There is a similar problem with the sound effects. Metal snapping, distant and close-up explosions, gunfire, sonic booms, it is a wayward mess of noise. Don’t get me wrong, is you concentrate really hard, you can begin to appreciate craftsmanship behind each individual effect, I certainly can give praise. But, if you just dump it all in one big lump, then you receive too much information, you can’t fully concentrate on the sound because it is blaring at you from all directions. I think it was trying to emulate a battlefield, and when it is used with a barrage of CGI, the effect isn’t worth it; it isn’t interesting or ground-breaking, it’s just blind, simple action.
Of course, I do think that the sheer scale of it all gives the sound and visual style a great deal of strength; it looks cool. But it isn’t as good as the films score. Legendary composer Hans Zimmer has teamed up with Junkie XL (best name in the world for a music composer) to create a score that is simple astonishing. I have never heard anything this epic since Star Wars or Lord of the Rings. It doesn’t even licence any songs for use, because to be honest, that would completely spoil it. You can also tell that they have brought back the lovely themes in Man of Steel as a link to the DC extended universe and avoided any similarities with the music in the Dark Knight Trilogy. And with Junkie XL, there is a distinctive modern feel to the score, not techno or dubstep, but a bit remixing to make the score appeal not only to older people, but to younger people as well.
At the moment, this is the best score I have listened to this year and it will be hard to top. It may also prove to be difficult to top the set design. Yes, with the scenes of destroyed cities and Superman flying through the air, you can tell there is an enormous amount of green screening in this film, but the real sets are actually, very well designed. Deluxe mansions, desert settlements, abandoned buildings and the Wayne family mausoleum are superbly detailed and very different from any other superhero films, and so is the Bat cave. There is much greater density of technology in this version than in the Dark Knight or the Tim Burton films, but thanks to the water and rocky interior, you are still reminded that this is close to the comics. There is even an opening and closing roof arrangement in this one, how cool is that!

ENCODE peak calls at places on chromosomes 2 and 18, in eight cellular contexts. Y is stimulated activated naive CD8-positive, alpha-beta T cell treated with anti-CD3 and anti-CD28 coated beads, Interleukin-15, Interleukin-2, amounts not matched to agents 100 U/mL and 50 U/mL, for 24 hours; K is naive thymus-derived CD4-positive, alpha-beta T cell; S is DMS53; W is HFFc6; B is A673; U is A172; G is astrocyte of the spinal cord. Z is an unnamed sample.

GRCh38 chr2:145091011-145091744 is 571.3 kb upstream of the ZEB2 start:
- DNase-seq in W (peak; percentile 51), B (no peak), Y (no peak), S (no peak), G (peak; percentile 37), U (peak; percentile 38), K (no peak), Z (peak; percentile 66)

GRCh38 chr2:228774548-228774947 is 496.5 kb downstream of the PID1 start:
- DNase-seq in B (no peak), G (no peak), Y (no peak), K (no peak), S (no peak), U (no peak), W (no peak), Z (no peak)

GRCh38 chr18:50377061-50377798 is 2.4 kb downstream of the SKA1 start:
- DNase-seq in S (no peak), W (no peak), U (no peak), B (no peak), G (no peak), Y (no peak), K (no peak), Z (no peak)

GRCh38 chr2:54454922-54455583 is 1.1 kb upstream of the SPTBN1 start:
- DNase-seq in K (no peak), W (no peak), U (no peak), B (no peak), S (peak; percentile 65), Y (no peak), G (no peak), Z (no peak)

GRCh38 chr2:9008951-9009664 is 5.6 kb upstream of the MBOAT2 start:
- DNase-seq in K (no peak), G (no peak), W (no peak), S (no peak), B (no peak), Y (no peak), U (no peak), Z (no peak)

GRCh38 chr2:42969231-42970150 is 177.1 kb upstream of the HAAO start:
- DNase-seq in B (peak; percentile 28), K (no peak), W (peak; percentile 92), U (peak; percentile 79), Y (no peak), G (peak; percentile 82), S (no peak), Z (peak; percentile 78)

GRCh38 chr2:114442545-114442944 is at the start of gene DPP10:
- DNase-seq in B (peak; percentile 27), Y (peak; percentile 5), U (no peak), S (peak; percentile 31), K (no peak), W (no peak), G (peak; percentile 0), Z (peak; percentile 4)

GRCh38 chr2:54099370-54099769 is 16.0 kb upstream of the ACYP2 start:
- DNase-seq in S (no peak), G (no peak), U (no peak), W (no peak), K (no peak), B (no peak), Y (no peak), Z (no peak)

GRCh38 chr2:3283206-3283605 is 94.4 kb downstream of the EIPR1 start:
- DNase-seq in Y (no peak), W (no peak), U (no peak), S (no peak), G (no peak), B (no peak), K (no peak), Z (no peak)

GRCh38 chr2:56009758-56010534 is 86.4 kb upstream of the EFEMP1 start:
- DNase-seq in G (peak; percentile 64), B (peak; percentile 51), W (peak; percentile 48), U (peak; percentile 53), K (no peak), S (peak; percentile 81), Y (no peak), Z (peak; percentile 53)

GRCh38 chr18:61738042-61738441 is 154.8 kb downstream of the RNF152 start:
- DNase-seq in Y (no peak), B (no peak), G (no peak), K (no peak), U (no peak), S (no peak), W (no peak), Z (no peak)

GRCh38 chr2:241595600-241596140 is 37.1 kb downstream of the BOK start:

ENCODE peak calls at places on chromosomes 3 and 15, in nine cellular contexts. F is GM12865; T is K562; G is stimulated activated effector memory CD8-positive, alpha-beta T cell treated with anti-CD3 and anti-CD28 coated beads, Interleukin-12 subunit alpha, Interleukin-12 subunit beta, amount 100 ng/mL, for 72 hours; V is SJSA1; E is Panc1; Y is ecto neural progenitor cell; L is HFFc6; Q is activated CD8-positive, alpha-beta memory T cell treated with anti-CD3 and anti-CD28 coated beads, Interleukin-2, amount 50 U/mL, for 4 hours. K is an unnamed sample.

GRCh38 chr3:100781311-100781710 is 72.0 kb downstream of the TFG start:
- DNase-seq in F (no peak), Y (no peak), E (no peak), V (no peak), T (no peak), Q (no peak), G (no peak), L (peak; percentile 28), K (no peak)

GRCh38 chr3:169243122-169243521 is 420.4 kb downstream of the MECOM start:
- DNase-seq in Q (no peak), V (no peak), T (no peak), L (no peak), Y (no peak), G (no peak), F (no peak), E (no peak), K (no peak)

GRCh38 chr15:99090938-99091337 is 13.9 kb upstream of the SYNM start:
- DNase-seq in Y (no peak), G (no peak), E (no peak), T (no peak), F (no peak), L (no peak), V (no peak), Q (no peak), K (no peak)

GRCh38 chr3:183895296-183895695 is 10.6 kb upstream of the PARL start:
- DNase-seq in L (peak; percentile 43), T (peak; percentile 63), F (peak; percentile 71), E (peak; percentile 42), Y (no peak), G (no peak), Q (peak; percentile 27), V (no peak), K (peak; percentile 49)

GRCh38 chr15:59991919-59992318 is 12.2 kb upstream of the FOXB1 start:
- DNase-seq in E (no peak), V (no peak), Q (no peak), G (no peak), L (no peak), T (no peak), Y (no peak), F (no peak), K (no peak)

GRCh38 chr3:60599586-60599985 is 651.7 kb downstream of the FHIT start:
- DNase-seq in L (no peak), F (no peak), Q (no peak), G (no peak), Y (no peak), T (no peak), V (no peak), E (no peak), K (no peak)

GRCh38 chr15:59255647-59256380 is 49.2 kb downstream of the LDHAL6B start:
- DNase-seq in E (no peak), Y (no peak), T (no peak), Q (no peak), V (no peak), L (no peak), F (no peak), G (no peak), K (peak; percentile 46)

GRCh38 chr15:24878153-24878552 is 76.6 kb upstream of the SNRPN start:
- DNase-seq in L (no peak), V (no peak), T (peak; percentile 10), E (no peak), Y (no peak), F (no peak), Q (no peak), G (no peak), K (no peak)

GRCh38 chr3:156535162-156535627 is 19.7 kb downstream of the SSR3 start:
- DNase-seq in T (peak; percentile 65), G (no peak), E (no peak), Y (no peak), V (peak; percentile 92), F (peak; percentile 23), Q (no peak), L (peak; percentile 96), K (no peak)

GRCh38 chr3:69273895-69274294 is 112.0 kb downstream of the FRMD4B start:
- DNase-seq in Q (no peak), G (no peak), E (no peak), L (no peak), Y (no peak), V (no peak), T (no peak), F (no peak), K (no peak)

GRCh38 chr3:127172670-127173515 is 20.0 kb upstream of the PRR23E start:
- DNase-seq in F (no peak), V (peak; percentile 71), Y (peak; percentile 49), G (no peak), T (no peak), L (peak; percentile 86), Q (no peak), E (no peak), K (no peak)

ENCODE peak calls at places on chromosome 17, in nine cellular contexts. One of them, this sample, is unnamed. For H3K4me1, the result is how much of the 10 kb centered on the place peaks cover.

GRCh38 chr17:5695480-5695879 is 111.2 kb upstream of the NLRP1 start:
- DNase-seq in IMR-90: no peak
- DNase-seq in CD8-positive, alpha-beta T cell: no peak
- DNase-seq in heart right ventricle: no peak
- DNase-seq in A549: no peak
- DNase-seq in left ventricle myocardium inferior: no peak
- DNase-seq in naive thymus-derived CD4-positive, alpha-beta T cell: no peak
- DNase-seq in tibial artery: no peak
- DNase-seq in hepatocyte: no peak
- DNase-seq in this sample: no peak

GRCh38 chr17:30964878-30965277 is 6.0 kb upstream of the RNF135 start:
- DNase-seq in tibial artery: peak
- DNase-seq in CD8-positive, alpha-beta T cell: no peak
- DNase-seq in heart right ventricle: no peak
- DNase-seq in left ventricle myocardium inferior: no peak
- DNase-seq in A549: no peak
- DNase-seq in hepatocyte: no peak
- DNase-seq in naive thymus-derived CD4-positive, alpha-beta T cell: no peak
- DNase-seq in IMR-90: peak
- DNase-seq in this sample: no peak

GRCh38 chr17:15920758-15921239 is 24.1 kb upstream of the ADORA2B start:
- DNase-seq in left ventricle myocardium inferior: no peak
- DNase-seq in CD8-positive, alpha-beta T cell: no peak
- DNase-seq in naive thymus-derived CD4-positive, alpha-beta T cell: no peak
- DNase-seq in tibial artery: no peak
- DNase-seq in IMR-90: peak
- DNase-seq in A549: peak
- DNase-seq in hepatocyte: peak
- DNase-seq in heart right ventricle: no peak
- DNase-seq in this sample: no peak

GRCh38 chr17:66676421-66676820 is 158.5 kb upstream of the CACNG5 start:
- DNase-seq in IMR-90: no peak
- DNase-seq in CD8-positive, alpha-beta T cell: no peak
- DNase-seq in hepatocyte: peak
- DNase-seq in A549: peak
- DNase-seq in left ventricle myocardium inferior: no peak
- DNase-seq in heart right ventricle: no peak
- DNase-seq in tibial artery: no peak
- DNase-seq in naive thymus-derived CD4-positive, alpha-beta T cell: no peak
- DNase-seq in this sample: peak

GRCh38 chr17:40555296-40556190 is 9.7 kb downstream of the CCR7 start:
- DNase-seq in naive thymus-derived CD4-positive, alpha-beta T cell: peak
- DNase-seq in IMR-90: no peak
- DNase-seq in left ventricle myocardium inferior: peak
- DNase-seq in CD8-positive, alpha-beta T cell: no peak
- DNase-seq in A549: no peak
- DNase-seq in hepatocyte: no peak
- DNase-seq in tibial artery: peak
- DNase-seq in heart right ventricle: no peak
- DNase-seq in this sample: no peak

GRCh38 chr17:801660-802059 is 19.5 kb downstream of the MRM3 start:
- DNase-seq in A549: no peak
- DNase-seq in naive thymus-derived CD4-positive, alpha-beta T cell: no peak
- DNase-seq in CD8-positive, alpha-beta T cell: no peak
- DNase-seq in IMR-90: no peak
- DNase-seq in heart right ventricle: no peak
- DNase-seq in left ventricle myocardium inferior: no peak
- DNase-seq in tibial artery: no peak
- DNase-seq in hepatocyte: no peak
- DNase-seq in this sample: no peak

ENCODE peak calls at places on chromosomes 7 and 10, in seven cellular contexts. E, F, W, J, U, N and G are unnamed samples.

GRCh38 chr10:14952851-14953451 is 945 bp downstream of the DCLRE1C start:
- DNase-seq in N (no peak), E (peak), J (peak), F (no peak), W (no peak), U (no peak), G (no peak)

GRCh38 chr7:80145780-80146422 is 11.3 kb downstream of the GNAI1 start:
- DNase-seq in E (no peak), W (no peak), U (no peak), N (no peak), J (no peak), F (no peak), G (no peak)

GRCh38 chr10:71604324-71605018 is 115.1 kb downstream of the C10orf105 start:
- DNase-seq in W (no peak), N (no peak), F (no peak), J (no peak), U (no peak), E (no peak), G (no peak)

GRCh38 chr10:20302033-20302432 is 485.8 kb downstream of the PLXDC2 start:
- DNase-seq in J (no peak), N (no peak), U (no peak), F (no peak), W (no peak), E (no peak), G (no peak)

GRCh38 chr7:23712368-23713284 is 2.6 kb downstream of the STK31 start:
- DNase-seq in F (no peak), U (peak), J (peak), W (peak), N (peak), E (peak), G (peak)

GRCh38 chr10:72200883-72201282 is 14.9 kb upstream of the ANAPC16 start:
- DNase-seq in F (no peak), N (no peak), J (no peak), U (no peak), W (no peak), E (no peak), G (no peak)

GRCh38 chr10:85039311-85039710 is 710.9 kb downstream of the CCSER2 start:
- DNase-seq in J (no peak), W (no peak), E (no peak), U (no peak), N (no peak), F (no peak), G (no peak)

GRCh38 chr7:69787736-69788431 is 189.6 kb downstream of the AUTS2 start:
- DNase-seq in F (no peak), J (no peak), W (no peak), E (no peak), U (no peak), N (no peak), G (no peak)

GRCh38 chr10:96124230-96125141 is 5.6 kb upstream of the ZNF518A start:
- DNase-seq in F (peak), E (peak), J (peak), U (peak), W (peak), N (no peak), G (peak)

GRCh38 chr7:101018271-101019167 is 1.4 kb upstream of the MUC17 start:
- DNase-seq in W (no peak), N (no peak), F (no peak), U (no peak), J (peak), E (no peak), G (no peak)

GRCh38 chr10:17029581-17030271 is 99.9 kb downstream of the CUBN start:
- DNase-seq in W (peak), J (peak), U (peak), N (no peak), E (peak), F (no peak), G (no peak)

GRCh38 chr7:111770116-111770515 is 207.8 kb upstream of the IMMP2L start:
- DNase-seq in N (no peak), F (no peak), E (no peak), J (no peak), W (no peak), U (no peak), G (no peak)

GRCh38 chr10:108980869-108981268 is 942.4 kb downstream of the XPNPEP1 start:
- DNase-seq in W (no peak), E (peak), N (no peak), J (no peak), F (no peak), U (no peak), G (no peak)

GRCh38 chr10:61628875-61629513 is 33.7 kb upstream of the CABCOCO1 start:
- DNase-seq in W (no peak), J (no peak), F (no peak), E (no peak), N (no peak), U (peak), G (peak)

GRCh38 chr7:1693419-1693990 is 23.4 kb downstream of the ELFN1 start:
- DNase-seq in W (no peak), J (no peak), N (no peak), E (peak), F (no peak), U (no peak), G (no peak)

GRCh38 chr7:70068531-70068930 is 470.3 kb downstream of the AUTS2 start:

The other good area this film does really well in is the cinematography. Unlike Wally Pfister’s cinematography in the Dark Knight trilogy, DP Larry Fong creates a grey and almost hazy atmosphere to the world of Metropolis and Gotham; you almost get the sense that not everything is as good as it seems, like an evil is coming or the collapse of friendship. This is a similar technique in Man of Steel, but has gone to much greater effect in this, thanks to some really clever slow-motion shots. The slow-motion in this film not only displays epic scenes, but the sudden chaos and collapse of morality or goodness in a particular scene; an example would be the scene involving Bruce Wayne and his parents exiting the theatre. The cinematography may not be as incredible or inventive as in The Dark Knight, but it isn’t dull or stupid either.
Perhaps the biggest new change in this film is the way the characters look. Superman still carries the suit and cape from Man of Steel, but Batman is something different. He is no longer Black, he has no pointy ears or even a bat like cape; he looks closer to being a human, and shows when he presents his personality. As I said before, Doomsday is utter rubbish, but Lex Luthor is presented as more of an unruly teenager or idealistic maniac; manic hair, modern clothing and rather quirky attitude to the subject of Man vs. God.
Batman vs. Superman is far from being perfect; there are noticeable problems and is overshadowed by previous iterations of both heroes and if Zack Snyder could withhold the massive amount of CGI and wayward noises, then his Justice League films in the future could be brilliant. This still has an epic sense of scale though, it finally presents us the answer to the question that has been debated by children and comic book fans for a long time; “who is better, Batman or Superman?”, watch it and find out.
I give this film a 5/10.